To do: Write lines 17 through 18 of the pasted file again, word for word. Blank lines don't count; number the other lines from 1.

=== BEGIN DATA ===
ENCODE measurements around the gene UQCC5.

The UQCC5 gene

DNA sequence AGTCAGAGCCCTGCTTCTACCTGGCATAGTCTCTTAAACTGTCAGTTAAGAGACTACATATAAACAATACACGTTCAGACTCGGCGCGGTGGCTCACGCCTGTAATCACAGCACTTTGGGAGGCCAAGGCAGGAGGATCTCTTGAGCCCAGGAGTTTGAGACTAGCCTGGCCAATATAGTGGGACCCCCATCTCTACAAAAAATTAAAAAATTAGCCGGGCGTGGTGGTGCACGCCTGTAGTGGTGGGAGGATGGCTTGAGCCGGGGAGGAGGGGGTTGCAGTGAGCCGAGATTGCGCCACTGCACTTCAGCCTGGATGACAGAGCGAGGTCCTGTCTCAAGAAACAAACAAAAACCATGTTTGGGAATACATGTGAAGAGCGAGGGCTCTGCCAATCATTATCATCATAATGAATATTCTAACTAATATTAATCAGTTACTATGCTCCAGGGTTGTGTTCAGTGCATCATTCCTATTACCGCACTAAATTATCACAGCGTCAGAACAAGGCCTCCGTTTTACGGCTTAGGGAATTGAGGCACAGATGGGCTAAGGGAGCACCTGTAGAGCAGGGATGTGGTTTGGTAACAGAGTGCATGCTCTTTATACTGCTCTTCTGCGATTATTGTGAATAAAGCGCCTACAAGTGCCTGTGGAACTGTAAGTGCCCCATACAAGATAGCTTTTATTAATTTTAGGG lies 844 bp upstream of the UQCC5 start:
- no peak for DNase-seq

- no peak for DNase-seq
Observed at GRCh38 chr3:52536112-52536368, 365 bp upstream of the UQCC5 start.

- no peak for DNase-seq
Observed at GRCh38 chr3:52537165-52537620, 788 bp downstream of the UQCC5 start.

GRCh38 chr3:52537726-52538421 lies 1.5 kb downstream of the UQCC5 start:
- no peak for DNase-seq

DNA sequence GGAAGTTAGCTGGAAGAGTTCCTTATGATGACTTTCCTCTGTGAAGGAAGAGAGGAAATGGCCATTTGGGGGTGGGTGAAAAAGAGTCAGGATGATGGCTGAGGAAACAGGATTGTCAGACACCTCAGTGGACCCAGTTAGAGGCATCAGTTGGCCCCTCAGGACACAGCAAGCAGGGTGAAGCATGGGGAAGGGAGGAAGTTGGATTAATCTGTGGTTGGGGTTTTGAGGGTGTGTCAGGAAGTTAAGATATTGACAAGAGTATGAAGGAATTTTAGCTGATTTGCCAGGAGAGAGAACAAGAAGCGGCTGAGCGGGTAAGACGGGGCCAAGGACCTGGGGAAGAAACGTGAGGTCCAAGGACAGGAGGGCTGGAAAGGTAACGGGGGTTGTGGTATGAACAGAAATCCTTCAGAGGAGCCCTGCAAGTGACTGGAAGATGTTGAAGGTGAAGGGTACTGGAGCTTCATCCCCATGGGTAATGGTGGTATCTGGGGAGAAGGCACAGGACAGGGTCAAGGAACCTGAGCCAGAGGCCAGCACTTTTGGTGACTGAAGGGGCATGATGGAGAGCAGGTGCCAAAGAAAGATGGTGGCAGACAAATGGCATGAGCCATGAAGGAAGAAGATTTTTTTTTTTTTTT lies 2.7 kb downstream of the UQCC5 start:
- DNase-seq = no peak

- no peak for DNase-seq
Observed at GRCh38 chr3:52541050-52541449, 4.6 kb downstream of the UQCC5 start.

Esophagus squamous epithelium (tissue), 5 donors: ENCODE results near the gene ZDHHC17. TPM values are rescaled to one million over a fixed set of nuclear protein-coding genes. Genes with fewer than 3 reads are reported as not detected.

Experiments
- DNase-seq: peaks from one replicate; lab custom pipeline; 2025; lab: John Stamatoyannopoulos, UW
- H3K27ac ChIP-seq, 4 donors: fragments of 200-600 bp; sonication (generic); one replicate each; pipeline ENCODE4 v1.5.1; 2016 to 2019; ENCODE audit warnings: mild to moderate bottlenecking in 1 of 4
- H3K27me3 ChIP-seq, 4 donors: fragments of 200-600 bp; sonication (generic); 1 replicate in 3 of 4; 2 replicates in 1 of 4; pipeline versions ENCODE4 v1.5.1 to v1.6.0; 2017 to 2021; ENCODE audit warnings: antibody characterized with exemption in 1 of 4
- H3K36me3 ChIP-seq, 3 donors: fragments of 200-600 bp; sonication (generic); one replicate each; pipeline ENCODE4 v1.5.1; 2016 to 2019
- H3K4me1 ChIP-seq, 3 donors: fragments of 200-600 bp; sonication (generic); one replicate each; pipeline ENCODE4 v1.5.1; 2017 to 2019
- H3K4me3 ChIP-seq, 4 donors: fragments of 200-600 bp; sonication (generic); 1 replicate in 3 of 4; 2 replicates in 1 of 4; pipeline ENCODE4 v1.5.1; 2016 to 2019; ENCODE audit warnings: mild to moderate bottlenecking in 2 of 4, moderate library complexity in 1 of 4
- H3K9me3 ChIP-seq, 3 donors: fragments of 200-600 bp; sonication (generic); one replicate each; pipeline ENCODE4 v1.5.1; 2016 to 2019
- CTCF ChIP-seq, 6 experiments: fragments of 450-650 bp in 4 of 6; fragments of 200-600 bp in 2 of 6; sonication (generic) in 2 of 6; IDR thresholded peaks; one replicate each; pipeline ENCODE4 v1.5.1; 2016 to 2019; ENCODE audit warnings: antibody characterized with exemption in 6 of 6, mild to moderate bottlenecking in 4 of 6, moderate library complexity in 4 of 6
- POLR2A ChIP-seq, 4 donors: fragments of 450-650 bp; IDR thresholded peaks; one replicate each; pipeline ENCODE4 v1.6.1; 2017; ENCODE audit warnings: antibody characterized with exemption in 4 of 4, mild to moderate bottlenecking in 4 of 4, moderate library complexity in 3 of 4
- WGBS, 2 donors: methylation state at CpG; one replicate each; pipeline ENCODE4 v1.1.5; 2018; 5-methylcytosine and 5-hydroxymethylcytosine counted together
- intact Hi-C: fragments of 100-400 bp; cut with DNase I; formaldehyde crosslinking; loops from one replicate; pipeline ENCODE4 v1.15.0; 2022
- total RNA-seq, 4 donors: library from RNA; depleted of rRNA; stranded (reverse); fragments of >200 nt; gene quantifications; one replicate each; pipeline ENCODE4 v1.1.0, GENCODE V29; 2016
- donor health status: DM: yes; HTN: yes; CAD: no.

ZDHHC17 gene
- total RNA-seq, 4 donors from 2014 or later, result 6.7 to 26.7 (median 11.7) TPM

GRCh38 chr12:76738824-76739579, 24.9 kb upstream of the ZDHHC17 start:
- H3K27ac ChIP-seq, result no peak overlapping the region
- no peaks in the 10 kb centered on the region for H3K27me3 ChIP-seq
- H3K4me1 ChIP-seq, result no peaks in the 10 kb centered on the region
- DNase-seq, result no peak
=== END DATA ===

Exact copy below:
- DNase-seq: peaks from one replicate; lab custom pipeline; 2025; lab: John Stamatoyannopoulos, UW
- H3K27ac ChIP-seq, 4 donors: fragments of 200-600 bp; sonication (generic); one replicate each; pipeline ENCODE4 v1.5.1; 2016 to 2019; ENCODE audit warnings: mild to moderate bottlenecking in 1 of 4